Scientific name: Colletia paradoxa
Plant type: Perennial shrub
Environment: Full sun, well-drained soil
Bloom: Small, white, fragrant flowers growing close to the stem
Uses: Border plant or specimen plant
Anchor plant (Colletia paradoxa (Spreng.) Escal.) is a unique shrub from South America. It is native to northeastern Argentina, southern Brazil, and Uruguay. In this range Colletia paradoxa grows in temperate, dry regions. It is also able to fix nitrogen into a usable form, allowing it to grow in nutrient poor soils.
In Brazil, Colletia paradoxa is considered to be endangered due to habitat loss and the invasion of nonnative plant species. The anchor plant is also not very common in cultivation, though it was introduced into cultivation in California in 1909 by Dr. Francesco Franceschi. Dr. Franceschi was an Italian horticulturist focused on introducing new species to California that were suitable for its Mediterranean climate.
The structure of Colletia paradoxa is visually quite unique. The flattened triangles protruding from the stem are actually an extension of the stem, called cladodes or cladophylls. These cladodes act as leaves and are photosynthetic, with the chlorophyll necessary for the process giving them their green hue. The plant does produce small leaves on its new growth, but they are deciduous and fall off quickly. The cladodes are arranged opposite from each other on the stem, appearing like the anchor of a ship, giving the plant its common name. These “anchors” are tipped with small, sharp spines, protecting the species from grazing animals.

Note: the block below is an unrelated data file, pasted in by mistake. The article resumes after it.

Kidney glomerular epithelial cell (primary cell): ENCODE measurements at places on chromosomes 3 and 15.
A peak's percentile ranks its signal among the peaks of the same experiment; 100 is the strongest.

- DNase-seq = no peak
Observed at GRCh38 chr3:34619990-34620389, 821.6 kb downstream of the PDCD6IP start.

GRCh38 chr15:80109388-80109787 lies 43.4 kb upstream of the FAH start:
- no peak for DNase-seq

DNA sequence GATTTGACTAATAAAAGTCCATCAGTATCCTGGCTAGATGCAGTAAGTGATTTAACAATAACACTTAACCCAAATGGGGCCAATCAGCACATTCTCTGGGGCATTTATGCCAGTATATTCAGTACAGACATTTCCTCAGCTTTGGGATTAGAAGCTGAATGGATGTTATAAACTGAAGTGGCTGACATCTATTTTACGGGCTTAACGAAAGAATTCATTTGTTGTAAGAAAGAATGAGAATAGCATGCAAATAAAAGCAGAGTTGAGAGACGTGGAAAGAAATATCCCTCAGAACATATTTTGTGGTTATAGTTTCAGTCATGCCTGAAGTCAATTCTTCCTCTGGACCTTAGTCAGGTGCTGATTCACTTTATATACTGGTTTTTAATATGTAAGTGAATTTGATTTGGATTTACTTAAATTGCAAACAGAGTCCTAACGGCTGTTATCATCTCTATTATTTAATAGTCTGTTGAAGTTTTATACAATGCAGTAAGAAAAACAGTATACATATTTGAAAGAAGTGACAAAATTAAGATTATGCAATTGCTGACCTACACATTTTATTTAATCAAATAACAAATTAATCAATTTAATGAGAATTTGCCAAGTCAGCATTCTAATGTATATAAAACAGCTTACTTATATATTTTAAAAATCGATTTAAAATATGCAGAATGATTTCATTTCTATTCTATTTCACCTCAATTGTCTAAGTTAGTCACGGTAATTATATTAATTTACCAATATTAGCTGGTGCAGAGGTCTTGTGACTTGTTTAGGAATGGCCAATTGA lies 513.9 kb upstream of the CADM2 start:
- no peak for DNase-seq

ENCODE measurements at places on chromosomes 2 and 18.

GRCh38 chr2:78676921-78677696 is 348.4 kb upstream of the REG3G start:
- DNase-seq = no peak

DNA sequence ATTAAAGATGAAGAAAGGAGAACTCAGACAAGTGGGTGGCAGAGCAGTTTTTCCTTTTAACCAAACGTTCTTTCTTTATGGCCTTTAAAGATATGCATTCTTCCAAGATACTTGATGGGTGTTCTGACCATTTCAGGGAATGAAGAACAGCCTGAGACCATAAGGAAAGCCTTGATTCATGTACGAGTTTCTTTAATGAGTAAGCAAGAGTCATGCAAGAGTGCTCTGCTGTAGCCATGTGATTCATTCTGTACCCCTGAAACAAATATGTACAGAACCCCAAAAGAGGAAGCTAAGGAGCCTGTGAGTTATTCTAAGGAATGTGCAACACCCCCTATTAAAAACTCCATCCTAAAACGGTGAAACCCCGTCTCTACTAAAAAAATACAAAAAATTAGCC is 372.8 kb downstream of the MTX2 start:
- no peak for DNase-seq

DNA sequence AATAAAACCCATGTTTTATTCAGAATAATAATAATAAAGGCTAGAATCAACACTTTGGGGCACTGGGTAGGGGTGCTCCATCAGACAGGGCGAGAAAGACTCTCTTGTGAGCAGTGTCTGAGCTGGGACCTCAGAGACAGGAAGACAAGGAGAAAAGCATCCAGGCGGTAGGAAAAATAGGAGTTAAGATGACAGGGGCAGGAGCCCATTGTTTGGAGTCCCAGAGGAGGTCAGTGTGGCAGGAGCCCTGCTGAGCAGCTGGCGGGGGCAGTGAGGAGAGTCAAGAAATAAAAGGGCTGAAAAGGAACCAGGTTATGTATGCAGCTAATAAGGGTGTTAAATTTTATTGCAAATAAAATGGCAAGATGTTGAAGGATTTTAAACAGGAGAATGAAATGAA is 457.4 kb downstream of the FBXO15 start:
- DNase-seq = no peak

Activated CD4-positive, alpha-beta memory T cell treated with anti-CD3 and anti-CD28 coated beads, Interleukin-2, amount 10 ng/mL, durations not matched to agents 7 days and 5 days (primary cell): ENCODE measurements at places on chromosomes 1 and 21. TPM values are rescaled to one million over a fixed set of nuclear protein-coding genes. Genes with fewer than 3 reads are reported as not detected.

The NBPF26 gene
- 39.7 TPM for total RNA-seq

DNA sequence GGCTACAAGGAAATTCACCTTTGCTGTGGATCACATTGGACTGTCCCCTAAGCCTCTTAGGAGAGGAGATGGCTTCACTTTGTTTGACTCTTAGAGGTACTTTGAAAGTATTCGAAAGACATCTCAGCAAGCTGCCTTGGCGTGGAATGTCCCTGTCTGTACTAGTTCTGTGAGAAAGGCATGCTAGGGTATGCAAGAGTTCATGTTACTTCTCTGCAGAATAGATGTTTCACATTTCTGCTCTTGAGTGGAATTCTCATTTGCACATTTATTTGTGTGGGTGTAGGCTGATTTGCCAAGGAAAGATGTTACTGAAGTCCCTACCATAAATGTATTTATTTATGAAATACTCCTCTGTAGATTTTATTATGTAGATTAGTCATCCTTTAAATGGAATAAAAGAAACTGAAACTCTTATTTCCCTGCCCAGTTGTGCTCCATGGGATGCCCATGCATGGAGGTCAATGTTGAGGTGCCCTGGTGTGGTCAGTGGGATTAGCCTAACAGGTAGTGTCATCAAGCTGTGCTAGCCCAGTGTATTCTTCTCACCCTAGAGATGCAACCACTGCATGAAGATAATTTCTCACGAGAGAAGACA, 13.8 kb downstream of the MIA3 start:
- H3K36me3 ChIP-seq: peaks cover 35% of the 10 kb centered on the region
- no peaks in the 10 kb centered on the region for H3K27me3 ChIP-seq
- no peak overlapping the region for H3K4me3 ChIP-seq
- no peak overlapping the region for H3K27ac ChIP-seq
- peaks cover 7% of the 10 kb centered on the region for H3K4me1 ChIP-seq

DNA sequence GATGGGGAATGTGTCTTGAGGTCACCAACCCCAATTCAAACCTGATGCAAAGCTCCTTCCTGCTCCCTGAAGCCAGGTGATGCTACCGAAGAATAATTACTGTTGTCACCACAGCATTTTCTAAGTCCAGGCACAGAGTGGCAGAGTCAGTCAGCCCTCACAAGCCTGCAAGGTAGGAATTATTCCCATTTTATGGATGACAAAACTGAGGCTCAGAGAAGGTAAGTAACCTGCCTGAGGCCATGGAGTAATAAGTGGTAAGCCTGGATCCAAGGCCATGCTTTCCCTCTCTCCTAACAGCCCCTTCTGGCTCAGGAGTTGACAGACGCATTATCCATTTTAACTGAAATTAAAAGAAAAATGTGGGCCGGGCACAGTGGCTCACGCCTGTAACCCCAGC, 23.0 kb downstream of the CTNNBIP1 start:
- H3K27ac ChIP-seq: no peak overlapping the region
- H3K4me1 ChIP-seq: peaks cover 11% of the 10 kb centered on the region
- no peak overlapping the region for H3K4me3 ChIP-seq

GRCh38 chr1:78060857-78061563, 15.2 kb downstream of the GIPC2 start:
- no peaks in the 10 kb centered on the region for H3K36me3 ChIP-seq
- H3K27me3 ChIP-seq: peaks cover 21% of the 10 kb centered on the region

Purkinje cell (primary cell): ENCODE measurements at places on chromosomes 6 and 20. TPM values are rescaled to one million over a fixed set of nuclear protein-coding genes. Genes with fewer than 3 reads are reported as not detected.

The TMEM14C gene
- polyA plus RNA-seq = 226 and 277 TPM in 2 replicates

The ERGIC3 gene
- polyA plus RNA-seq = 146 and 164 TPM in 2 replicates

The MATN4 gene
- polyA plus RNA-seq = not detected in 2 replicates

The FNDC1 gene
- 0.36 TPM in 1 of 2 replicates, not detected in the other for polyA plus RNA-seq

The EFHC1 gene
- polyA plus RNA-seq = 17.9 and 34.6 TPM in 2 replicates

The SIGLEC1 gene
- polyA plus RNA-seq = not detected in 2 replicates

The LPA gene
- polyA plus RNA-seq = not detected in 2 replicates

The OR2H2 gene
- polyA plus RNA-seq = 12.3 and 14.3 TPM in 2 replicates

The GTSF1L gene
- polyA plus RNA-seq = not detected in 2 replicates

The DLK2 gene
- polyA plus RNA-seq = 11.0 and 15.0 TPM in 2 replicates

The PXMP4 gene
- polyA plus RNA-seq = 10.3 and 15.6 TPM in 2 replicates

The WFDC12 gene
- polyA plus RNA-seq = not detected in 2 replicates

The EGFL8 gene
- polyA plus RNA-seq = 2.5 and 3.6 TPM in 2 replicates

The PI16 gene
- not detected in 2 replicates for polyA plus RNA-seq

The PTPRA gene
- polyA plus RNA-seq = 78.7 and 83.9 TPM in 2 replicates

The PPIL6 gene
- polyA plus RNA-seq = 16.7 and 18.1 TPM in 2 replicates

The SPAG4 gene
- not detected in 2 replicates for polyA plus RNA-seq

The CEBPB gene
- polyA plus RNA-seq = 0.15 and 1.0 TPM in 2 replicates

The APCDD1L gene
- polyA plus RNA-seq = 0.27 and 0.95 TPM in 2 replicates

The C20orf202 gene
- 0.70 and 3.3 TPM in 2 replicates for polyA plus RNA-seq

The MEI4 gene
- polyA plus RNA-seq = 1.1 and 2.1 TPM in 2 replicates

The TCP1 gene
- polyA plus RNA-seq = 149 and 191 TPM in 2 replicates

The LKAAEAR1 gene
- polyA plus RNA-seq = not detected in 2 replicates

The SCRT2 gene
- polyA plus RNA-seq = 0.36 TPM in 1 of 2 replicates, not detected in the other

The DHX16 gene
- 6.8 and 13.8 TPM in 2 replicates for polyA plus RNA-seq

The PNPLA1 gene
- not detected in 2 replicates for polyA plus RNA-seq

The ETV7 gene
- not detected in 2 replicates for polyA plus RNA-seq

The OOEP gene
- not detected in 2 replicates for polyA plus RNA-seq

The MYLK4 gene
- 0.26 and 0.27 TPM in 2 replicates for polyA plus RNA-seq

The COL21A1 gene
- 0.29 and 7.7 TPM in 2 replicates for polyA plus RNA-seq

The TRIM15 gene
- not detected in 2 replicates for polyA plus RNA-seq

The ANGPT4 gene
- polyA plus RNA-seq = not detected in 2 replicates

The anchor plant has small, white flowers that emerge close to the stem. The flowers are quite fragrant, with an aroma like almonds. The tiny flowers are typically pollinated by insects.
Though Colletia paradoxa can reach heights of over 10 feet, it is very slow growing and will take many years to reach that height. In the garden it would serve nicely as a border plant or an architectural specimen plant. C. paradoxa requires a sheltered location, protected from the elements, in full sun, with well-drained soil.
Featured Plant Contributors: Text, profile, and photos Victoria Stewart